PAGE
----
Hi there nun,I’ve read a few of your comments here and there and I just have to say a few things. As a reader of this blog, I believe you may be very confused as to what The Echo Life is. I do not believe it is here to tell people they should worship their bodies or that the way to salvation is through health, as you have clearly stated. I am honestly not quite sure how you came to that conclusion. What I think it is here to do is to bring light to an area that is often forgotten about. The area that I speak of is that of our call to take care of the vessels God has given us. While most people see this as abstaining from drinking excessively, sex outside of marriage, or steering clear from drugs, I believe The Echo Life is asking, “Is that all of it?” Could Christians live out what they say? Could taking care of our bodies mean more than just staying away from these things? Could it actually mean that we are to eat for proper fuel, rather than for pleasure alone? Could it mean that we are to maintain a healthy lifestyle? I think it can and does mean those things. So many people believe that if I don’t do these really “bad” things, then I am ok. But is one sin worse than another? Just some things to maybe ask yourself. I have watched Christian leaders stand up and talk about the “sins” against the body, sexual sins, alcohol or drug related sins, and sins against their neighbors. I have then watched those same Christian leaders be extremely gluttonous. Again, I ask, is one worse than the other? Sure, sexual sins may be of a different nature entirely and can reap horrible consequences, but watching someone eat a dozen donuts as a diabetic and “christian”, I can’t help but ask how smart or responsible that is when we are called to take care of ourselves. And how does that look to those looking in, those told that, “All sin is sin and you are to be judged for these actions” by the very leaders they watch degrading the self by not taking care of themselves? Also, let me say that I took personal offense to the comments that you made in this section in particular. I spend time with the Lord daily, He is my breath and life. Without HIM I am nothing. Now, let me also say that I grew up Catholic. But, according to you, I have an UNbiblical mindset. You need to be very careful about making such broad assumptions. If my local Catholic church was better, I would have probably remained Catholic. However, I have found a community church that meets my needs and my desire to know Christ better so that is where I choose to attend. Since you are a scholar on all religions, then you may also know that in every denomination there is history and areas where I am sure believers are upset, embarrassed, or disappointed with. The Catholics that I have come in contact with have been God-fearing, Christ-centered followers who have literally given EVERYTHING away to serve God’s people. They live in countries far, far away from their own families, and ask NOTHING for themselves, just for those they serve. We could use a little of that in other denominations, and individuals. As far as Merton, I simply ask, what is the catalyst that brought you to Christ? I know many that have read Merton and have fallen in love with the Gospel because he helped to lead them. The reason I ask about you is because you dabbled in new age, so I am curious as to what brought you to Christ. One must be careful not to disavow someone else’s relationship with Christ and where the Holy Spirit is leading them. While I do not believe that you have bad motives here, I do see a strong spirit of anger, so I leave how you left. Examine yourself.Sincerely,Reader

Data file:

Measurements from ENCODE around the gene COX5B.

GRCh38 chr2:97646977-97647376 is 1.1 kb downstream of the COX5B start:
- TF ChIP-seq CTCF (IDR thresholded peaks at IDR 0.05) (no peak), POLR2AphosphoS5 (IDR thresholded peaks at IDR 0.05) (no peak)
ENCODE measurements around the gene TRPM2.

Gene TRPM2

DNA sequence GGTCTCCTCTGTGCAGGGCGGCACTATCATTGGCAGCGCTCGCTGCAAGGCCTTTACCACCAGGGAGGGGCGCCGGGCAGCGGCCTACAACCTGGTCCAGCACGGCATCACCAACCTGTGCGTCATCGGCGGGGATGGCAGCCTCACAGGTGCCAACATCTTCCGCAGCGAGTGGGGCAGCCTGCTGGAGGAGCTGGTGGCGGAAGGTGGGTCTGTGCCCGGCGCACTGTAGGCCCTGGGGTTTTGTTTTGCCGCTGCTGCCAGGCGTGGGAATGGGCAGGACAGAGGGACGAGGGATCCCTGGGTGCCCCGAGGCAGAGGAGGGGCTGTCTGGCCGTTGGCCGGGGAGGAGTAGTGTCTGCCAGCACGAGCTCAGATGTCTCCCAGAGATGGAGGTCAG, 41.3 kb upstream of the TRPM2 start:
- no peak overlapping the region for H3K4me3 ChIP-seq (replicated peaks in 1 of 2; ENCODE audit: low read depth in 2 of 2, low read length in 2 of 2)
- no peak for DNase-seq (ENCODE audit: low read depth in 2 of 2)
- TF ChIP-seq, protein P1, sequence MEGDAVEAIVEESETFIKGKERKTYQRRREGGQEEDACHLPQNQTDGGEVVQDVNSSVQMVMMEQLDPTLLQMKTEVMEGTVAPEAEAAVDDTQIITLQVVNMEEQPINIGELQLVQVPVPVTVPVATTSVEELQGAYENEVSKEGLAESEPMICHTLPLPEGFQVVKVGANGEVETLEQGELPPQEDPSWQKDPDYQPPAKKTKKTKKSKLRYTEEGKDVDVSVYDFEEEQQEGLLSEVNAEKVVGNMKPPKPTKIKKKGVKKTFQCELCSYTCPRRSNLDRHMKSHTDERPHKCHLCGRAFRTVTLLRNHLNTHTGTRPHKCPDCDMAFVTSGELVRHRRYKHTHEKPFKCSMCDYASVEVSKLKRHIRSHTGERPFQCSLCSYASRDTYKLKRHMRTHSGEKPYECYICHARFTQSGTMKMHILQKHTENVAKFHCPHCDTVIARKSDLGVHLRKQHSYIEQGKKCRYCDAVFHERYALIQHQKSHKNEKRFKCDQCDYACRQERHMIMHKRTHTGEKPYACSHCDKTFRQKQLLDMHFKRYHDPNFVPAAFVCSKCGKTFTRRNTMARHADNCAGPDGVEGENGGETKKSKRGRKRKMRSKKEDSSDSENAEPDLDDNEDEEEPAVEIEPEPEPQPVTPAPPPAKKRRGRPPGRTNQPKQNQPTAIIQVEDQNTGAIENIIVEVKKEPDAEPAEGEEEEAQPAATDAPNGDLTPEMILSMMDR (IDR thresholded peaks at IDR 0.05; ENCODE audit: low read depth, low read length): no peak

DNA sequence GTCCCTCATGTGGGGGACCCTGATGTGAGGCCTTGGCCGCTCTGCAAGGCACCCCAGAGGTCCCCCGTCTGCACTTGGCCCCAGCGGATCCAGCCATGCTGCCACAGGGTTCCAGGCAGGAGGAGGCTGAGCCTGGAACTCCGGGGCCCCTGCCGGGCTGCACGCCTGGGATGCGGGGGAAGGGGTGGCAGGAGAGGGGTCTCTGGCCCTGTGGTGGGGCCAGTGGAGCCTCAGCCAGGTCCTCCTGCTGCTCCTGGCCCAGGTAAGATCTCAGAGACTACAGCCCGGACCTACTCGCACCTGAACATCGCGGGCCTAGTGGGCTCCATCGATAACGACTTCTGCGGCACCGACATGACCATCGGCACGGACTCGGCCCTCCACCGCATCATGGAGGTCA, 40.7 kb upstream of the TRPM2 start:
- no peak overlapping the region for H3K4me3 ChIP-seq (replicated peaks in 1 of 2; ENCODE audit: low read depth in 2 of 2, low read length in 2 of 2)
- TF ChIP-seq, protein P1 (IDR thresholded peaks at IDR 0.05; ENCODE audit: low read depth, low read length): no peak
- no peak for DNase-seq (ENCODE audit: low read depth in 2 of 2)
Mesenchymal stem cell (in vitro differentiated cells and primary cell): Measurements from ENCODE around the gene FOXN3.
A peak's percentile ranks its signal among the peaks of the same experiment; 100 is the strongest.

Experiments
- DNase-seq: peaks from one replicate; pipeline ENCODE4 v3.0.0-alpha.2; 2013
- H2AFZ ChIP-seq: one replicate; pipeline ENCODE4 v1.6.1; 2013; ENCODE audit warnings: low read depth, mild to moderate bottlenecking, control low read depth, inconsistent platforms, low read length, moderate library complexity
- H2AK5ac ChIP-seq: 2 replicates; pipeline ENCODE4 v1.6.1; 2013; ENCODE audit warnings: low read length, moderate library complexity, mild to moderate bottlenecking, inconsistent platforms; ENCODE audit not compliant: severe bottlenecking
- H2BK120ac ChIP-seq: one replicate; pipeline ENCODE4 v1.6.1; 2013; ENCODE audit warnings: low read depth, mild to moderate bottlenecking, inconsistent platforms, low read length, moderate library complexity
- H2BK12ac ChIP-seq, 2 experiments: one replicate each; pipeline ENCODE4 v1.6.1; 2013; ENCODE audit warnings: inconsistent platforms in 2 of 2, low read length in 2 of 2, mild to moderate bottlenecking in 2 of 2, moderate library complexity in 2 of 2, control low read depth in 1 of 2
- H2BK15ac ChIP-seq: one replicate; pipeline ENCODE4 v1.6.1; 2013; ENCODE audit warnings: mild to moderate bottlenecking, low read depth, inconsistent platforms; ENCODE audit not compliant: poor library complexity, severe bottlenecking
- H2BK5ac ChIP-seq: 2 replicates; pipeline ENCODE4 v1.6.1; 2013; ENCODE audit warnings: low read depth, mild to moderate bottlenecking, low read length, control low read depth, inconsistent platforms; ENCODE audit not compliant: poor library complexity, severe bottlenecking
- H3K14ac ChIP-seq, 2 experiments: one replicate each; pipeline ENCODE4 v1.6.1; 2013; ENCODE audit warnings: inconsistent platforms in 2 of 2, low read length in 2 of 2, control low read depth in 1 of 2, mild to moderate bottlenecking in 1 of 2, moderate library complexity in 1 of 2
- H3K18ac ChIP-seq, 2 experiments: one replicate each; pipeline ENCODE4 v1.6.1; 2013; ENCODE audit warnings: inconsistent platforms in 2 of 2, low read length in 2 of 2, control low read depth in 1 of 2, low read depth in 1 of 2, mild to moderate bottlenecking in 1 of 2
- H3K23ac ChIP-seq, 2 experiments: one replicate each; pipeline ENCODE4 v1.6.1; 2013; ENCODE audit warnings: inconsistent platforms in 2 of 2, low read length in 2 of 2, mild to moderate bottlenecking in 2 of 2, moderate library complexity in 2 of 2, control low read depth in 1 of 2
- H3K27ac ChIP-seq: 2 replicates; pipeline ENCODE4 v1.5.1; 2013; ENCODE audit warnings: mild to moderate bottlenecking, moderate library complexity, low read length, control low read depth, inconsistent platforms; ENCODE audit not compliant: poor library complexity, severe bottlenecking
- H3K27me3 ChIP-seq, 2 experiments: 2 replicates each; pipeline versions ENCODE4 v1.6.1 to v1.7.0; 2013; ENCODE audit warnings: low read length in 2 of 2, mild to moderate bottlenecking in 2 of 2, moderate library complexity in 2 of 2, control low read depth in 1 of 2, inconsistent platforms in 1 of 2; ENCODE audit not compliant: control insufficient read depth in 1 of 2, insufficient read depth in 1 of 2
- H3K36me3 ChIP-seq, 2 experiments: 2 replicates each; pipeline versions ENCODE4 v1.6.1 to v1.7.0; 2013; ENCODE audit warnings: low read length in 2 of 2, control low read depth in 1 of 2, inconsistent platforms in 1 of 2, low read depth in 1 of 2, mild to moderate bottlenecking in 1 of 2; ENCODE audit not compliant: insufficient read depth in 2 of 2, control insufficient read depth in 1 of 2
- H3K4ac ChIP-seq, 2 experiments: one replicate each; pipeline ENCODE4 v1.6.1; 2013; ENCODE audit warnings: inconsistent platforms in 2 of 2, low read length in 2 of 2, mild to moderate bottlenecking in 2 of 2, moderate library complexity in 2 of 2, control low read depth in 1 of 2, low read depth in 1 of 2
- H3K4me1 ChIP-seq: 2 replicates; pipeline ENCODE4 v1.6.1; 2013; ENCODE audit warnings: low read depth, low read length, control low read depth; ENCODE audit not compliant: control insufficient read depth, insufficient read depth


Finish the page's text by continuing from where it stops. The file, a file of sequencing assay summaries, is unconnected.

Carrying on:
• Nun